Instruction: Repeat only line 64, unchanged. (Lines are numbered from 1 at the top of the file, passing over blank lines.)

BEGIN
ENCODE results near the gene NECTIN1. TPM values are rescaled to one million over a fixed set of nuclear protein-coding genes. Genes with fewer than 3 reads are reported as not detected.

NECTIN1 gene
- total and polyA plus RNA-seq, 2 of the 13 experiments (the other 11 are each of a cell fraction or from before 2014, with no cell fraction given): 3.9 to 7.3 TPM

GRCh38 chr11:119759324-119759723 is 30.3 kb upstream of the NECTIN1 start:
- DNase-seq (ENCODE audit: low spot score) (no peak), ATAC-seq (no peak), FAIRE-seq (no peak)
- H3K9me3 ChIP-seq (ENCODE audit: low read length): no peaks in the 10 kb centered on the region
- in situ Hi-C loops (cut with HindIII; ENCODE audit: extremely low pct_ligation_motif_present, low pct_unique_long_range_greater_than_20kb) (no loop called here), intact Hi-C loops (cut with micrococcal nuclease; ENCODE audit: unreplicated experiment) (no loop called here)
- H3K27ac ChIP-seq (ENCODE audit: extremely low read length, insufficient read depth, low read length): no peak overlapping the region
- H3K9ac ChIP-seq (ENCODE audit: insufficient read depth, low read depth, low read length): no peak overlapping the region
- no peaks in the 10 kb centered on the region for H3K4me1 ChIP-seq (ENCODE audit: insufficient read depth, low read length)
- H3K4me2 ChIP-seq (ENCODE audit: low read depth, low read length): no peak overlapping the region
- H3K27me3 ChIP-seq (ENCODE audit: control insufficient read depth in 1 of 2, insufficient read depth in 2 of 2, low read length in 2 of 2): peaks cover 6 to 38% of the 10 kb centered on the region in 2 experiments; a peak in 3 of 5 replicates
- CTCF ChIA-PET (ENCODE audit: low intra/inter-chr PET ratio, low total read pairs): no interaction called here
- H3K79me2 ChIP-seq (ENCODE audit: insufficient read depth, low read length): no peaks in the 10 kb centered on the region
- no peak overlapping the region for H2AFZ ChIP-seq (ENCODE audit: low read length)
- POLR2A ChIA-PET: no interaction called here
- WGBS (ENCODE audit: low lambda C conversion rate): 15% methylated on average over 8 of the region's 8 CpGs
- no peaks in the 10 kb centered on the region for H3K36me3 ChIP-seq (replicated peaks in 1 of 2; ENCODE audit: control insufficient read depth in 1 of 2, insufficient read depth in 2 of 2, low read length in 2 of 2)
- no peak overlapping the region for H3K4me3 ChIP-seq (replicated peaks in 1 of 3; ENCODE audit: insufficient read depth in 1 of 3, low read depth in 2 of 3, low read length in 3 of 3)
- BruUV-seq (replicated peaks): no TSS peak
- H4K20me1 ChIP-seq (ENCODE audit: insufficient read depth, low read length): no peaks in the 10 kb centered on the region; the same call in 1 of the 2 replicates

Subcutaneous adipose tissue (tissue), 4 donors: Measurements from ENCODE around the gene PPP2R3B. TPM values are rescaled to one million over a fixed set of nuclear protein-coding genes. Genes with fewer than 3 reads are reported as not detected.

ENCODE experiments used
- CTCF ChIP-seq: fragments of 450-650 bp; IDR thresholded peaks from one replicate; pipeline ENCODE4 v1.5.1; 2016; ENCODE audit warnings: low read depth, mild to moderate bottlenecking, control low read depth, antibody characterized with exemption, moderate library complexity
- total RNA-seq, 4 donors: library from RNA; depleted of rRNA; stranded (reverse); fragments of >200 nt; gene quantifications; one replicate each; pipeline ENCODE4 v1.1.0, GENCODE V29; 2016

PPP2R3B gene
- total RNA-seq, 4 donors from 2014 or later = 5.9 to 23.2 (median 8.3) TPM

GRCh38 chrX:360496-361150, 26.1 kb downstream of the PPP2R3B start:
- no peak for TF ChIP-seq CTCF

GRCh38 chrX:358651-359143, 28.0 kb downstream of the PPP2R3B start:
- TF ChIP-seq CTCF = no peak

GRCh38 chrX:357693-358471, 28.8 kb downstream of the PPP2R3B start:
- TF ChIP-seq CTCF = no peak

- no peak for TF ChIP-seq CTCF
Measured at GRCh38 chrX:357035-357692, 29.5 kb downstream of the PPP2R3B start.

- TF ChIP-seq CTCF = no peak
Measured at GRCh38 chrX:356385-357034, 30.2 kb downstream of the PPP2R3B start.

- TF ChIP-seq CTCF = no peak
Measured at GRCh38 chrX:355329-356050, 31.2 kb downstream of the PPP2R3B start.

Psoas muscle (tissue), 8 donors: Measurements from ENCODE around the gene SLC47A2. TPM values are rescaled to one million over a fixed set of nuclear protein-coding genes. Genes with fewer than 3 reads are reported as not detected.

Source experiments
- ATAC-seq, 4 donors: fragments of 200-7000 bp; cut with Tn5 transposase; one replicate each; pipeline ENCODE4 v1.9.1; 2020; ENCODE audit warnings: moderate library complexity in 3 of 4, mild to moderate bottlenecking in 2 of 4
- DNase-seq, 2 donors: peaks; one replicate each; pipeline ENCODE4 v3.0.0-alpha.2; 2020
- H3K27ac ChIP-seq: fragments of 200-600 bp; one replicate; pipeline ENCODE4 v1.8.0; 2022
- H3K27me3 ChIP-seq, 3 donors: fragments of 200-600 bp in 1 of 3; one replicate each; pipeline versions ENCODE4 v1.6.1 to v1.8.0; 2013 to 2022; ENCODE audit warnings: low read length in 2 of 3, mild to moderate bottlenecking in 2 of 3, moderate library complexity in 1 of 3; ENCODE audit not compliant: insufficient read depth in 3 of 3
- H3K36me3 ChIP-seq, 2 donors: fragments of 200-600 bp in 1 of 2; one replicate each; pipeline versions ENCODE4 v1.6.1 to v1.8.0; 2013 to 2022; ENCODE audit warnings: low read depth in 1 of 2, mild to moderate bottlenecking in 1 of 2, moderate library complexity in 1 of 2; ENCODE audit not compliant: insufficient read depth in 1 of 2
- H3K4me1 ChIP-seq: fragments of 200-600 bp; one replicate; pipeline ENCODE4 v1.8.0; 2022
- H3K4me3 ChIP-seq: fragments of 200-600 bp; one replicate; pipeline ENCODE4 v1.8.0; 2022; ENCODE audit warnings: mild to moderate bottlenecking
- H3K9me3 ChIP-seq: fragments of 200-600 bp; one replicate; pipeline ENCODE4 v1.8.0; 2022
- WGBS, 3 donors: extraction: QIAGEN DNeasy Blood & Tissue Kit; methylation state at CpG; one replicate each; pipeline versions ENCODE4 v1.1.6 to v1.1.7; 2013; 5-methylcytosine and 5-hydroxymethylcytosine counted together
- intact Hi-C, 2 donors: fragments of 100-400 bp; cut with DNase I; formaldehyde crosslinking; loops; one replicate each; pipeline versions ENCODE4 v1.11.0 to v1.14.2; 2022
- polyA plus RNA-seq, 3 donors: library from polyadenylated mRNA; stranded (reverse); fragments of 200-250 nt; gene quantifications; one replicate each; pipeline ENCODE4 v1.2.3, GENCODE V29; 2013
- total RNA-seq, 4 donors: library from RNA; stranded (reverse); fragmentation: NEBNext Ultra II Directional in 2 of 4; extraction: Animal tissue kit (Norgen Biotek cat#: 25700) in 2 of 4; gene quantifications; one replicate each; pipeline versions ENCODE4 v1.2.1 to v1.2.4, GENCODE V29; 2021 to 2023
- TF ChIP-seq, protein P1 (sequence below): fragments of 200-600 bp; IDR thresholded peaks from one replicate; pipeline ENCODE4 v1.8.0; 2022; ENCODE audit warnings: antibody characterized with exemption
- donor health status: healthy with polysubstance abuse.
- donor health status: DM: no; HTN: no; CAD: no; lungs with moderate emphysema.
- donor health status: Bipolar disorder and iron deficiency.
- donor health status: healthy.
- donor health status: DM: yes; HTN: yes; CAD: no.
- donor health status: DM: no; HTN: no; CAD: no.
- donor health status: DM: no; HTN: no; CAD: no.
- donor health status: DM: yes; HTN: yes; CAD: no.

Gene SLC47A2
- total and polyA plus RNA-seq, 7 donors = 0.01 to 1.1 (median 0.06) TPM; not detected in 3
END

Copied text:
- total and polyA plus RNA-seq, 7 donors = 0.01 to 1.1 (median 0.06) TPM; not detected in 3